North Carolina Breast Cancer Researchers to Receive More Than $2 Million in New Funding

North Carolina Breast Cancer Researchers to Receive More Than $2 Million in New Funding

RALEIGH– Susan G. Komen® announced today more than $2 million in research funding to 9 programs at the University of North Carolina at Chapel Hill and Duke University.  Komen Scholar Neil Spector, M.D., of Duke University, is one of the recipients.

 Pam Kohl, executive director of Komen North Carolina to the Coast said, “The grants bring Komen’s total research investment in North Carolina to nearly $31 million since 1982. Since 1997, the Affiliate has funded nearly $15 million to community health programs that provide screening, education, financial aid, and social and emotional support to women and families throughout our 29 county service area in Central and Eastern North Carolina.”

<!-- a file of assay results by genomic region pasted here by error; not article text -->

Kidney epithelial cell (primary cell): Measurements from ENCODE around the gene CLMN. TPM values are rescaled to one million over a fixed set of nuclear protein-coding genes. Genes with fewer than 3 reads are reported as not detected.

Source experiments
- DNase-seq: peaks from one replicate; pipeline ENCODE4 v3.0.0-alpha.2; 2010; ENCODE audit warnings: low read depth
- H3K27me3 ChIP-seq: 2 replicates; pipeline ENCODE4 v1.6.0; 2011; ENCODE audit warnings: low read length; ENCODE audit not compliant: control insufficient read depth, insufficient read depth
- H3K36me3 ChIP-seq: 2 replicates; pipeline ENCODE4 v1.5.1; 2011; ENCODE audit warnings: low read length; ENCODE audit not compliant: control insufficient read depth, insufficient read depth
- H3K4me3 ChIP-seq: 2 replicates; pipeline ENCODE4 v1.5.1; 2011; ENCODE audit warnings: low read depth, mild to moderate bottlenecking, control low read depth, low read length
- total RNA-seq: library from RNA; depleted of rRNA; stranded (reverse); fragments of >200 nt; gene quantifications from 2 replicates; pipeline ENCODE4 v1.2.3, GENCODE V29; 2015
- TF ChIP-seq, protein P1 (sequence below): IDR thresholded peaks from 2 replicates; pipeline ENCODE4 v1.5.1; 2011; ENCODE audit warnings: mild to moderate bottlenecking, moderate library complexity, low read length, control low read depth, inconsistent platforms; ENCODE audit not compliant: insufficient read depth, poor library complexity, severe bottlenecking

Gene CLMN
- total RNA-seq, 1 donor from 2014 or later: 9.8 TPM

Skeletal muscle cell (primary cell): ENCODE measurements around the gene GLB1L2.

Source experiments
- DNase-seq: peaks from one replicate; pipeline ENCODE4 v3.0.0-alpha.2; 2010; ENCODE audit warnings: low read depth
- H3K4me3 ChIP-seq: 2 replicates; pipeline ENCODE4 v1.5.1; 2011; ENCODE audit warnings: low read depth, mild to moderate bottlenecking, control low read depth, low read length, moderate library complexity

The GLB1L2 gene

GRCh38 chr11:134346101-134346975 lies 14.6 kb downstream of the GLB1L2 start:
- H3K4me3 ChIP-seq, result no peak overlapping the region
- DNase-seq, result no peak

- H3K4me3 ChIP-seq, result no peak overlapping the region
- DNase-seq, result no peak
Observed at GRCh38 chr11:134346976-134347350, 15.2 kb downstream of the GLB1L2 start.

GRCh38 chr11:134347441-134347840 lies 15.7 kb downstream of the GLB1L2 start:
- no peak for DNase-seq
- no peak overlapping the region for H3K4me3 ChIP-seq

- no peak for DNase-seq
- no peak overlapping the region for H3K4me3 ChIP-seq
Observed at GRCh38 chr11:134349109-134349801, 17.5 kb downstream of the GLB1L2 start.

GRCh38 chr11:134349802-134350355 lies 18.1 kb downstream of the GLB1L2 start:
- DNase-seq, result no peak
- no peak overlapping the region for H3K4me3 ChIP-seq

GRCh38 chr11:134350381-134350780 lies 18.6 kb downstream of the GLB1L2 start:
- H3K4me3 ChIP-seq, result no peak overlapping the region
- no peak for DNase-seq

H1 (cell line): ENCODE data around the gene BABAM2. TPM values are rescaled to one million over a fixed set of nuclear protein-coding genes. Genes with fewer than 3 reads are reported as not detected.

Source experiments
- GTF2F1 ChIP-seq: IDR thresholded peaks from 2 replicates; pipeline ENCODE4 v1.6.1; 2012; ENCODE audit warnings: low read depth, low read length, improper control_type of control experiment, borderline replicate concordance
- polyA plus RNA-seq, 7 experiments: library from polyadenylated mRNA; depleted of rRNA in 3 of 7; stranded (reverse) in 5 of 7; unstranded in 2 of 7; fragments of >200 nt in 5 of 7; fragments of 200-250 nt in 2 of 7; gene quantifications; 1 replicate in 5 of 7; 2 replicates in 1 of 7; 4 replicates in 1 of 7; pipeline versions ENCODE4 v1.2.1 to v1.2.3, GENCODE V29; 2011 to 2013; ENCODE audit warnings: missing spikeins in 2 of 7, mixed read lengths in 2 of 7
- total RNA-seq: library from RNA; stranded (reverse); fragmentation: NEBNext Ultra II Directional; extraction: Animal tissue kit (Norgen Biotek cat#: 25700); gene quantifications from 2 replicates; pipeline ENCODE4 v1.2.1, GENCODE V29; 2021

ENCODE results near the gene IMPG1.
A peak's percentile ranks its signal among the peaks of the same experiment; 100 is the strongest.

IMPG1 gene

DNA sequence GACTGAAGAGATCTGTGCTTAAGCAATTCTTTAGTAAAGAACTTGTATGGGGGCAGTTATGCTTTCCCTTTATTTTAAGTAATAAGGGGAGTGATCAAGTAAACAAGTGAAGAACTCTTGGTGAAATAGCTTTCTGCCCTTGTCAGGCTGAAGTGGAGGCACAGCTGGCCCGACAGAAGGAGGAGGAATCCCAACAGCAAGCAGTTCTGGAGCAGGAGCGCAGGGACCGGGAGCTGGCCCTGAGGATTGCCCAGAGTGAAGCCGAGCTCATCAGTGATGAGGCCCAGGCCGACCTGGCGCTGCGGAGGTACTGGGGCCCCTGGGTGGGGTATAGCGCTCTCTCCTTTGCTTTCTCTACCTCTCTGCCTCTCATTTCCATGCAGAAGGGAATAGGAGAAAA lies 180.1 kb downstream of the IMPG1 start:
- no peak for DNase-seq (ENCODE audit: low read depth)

Seventy-five percent of the net funds raised by Komen NCTC are invested into our local community. The other 25 percent helps fund Komen’s national research programs.

In 2014, North Carolina Komen research funds will be used to investigate triple negative breast cancer, tumor resistance and more.

Duke University

  • Nearly $450,000 in funding to Zachary Hartman, Ph.D., to determine if triple negative breast cancer grows and spreads throughout the body by utilizing inflammatory pathways – a function that is normally used by the body as a defense mechanism.